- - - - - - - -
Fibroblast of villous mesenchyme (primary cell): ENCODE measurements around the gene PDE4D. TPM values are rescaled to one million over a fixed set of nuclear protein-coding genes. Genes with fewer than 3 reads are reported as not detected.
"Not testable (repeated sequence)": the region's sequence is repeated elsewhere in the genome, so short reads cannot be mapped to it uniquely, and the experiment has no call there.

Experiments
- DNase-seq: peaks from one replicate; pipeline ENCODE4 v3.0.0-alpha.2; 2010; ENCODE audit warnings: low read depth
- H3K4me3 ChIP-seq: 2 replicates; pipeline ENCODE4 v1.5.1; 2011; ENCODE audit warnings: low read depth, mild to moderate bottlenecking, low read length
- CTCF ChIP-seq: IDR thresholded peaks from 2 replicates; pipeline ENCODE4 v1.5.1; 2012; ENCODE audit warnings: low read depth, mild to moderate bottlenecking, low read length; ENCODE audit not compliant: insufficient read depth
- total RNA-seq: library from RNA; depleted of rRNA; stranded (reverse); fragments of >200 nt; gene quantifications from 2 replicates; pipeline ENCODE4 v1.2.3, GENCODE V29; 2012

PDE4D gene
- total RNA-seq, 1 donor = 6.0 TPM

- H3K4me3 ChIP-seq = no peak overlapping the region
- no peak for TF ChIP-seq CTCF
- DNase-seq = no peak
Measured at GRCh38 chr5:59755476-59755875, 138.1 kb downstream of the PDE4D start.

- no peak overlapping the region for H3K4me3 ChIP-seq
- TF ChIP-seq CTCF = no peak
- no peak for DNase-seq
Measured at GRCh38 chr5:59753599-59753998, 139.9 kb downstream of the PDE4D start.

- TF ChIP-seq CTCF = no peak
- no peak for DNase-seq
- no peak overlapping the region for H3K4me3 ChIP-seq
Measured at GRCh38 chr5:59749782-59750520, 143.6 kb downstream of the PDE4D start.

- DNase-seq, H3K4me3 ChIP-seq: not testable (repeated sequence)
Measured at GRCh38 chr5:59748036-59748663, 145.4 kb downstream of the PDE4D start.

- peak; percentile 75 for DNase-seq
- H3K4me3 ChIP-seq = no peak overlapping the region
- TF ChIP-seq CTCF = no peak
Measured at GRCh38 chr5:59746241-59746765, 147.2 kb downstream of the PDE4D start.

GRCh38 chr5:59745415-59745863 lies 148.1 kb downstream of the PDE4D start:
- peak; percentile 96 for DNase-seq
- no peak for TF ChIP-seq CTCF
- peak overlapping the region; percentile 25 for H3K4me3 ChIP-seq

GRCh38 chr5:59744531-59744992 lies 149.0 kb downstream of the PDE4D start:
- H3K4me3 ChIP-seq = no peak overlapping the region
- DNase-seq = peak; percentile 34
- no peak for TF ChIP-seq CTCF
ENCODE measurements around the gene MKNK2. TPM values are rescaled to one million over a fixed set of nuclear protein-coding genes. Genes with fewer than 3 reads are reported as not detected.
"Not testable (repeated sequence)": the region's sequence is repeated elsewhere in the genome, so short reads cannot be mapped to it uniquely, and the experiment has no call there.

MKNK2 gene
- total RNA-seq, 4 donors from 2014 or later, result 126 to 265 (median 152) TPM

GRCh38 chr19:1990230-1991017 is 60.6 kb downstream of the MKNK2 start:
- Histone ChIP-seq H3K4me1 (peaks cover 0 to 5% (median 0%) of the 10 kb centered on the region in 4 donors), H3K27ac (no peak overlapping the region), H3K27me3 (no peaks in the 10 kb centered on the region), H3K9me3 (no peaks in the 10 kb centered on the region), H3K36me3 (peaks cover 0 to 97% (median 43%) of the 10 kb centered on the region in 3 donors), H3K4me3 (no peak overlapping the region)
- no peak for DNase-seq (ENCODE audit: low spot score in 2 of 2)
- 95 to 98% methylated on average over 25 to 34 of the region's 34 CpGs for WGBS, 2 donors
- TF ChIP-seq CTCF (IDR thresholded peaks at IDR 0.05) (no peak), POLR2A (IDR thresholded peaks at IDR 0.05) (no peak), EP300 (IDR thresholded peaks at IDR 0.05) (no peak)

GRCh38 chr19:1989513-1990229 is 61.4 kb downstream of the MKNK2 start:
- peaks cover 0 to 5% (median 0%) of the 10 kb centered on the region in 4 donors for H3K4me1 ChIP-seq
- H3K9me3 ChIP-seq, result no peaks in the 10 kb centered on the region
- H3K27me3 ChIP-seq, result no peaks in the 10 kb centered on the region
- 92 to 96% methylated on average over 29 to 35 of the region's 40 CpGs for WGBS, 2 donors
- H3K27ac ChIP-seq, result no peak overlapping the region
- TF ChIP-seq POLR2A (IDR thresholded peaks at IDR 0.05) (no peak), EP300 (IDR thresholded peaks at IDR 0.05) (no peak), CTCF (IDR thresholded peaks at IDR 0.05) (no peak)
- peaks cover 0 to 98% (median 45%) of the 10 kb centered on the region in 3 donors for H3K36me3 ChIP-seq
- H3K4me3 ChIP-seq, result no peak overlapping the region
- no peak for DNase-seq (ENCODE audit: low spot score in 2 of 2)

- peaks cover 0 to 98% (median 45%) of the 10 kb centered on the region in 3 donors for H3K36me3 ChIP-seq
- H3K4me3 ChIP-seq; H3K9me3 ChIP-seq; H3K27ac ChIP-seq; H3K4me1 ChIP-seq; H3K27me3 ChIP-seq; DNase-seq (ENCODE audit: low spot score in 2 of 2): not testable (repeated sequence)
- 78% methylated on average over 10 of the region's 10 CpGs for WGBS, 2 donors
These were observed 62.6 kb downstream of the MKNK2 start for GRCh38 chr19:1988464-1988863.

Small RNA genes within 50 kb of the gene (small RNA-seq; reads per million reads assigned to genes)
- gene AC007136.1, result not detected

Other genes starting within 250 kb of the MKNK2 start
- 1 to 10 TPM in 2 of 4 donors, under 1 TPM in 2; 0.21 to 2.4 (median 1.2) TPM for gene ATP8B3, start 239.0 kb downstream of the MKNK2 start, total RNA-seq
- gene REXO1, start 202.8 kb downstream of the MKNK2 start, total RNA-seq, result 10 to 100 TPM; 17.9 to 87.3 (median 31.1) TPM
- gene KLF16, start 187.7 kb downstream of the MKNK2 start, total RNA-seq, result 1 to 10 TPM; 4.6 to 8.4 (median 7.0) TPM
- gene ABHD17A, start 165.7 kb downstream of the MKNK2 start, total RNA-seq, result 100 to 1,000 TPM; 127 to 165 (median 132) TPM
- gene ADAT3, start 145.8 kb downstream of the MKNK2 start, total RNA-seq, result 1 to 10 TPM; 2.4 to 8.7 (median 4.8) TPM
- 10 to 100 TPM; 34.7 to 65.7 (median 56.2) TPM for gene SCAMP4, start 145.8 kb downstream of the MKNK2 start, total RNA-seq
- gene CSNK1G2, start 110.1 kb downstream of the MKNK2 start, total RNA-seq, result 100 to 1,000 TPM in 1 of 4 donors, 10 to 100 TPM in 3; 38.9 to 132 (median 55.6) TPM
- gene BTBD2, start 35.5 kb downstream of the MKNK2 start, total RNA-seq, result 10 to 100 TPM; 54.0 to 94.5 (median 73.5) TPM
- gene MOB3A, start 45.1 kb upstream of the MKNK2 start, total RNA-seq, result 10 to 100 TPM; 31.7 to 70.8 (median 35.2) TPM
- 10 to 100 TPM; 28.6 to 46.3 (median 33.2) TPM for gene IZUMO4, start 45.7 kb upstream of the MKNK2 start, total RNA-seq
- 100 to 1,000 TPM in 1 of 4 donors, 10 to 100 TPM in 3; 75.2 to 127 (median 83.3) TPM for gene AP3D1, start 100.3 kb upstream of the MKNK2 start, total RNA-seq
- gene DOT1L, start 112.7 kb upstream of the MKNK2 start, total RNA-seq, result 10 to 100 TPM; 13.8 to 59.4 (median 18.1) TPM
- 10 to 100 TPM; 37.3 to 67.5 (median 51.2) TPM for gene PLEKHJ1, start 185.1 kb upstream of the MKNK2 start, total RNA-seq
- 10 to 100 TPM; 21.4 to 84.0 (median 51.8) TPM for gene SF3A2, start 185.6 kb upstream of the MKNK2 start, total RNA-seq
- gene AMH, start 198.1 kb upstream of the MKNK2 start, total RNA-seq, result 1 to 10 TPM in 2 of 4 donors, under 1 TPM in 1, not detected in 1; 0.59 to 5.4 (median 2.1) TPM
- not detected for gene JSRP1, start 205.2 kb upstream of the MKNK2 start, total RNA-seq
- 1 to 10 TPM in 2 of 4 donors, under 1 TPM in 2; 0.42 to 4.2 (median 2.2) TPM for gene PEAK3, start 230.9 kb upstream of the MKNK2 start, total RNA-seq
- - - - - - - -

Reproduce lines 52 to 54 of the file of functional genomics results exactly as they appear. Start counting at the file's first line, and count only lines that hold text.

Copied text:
- peaks cover 0 to 98% (median 45%) of the 10 kb centered on the region in 3 donors for H3K36me3 ChIP-seq
- H3K4me3 ChIP-seq, result no peak overlapping the region
- no peak for DNase-seq (ENCODE audit: low spot score in 2 of 2)